Private Pilot

Obtaining the Private Pilot License

The Private license offers holders incomparable freedom.  Private pilots experience the freedom and adventure of flight.  Private pilots can travel freely between any of the over 15,000 airports in the United States, taking half or often even as little as one-third the time that driving to the same location would require.  The Private license permits flying the vast majority of available General Aviation aircraft, in the day or night time, in acceptable weather conditions.

Obtaining a Private Pilot license is a challenging and rewarding endeavor.  At Flight Training Centers, we will teach you everything you need to know to be a safe, competent pilot.  In the aviation community, the Private license is called a “license to learn”.  Thus, we’ll not only teach you what you need to get your license, but we’ll also make sure you’re well equipped to keep learning once you have your license in hand.

Our Private Pilot training program is broken up in to three phases:

In the first phase, the Pre-Solo Phase, you will fly with an instructor at all times, learning the basics of being an aviator.  You’ll learn how to property inspect (pre-flight) your aircraft, to operate it, how to taxi, take off and land in various conditions and many more things.  Once your instructor is confident that you have consistently mastered the basics, have your FAA-required third-class medical and have passed a basic written knowledge test, your instructor will release you to fly solo.  You can’t take any passengers and have several other restrictions at this point, but this allows you to practice flying on your own, building your confidence, experience and skills.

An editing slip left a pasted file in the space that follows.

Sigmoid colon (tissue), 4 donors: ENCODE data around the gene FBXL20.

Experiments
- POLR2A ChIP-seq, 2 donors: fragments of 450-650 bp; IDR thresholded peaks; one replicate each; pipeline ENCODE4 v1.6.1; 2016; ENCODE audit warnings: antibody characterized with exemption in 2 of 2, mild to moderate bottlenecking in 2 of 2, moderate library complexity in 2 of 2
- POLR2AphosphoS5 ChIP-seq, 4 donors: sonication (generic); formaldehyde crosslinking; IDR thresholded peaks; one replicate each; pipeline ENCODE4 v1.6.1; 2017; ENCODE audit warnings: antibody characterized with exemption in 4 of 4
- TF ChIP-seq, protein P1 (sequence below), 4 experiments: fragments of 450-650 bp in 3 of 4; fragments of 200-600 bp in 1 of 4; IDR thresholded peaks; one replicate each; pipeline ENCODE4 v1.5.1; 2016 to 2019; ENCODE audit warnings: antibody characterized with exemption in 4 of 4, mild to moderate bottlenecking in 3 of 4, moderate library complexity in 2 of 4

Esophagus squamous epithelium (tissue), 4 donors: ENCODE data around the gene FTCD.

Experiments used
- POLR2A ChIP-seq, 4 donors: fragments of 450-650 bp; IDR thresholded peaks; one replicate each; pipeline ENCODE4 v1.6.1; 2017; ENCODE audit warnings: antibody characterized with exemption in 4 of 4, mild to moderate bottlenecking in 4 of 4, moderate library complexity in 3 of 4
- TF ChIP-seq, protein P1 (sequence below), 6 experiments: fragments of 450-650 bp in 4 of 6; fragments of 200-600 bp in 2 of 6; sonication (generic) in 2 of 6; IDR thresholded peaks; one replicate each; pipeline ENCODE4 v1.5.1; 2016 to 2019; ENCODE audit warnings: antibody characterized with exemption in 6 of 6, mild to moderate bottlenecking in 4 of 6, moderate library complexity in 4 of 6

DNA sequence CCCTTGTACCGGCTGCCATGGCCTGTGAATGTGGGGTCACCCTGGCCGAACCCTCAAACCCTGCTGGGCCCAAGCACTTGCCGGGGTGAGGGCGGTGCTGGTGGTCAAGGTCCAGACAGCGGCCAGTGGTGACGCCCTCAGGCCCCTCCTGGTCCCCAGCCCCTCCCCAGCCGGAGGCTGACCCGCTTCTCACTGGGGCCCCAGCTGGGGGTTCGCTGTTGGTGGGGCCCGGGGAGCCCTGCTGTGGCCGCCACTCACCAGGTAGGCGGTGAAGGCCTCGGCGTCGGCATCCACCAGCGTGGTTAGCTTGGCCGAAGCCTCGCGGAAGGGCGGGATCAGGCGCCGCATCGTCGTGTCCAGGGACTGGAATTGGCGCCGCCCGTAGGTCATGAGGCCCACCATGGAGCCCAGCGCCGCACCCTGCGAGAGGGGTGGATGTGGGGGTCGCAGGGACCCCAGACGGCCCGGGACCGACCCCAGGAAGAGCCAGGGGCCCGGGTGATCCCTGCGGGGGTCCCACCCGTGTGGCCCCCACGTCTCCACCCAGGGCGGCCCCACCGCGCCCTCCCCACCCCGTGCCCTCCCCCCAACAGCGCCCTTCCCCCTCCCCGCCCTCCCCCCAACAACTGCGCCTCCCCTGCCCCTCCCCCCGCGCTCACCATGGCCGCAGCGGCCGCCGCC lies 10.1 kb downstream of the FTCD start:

Your second phase of training with us is called the Cross Country Phase.  In the Pre-Solo Phase, you learned the essentials you have to know at each end of a trip – taxi, takeoffs, landings and so forth.  In the Cross Country Phase, you’ll learn how to get the airplane from point “A” to point “B”.  You’ll learn how to navigate the aircraft using various methods and technologies, how to plan your flights, check and analyze the weather, communicate with the FAA when needed and much more.  You’ll start this phase off by taking some trips (around an hour long) with one of our Certified Flight Instructors.  Once you have learned the necessary skills, you will fly some trips on your own.  Your instructor will approve each trip, confirming your flight planning, the weather and other factors.

The final phase of training is Checkride Preparation.  By now, you will have passed an official FAA written test, been trained on everything the FAA expects you to know to be a Private Pilot, and obtained a third class medical.  You’ll work with your instructor, who will help you fine tune any weak areas that need work prior to your testing, confirm that you are ready to pass the oral knowledge and flight exams with the FAA’s Designated Examiner.  Once this phase is complete, you will test with the FAA and, upon passing, receive your Private Pilot license.

Below is some additional information about the legal requirements, details and costs of the training process.

FAA Minimum Requirements

  • You must be at least 17 years of age for your license, 16 years of age to solo.
  • You must be able to read, speak, write and understand English.
  • You must obtain a Third Class Medical Certificate.
  • You must receive Private ground instruction.
  • You must pass a written examination with a score of 70% or better.
  • You must have logged at least 40 hours of flight time, consisting of:
    • 20 hours of flight instruction of which
      • 3 hours is cross-country
      • 3 hours at night (10 takeoffs & landings to a full stop & one cross-country at least 100 NM)
      • 3 hours of instrument training
      • 3 hours in preparation for the flight test within the preceding 60 days
    • 10 hours of solo flight time
      • 5 hours of solo cross-country
        • One cross-country of 150 NM with full-stop landings at a minimum of three points, one leg of which is more than 50 NM between its take off and landing locations.
      • 3 solo takeoffs & landings to a full stop at an airport with an operating control tower.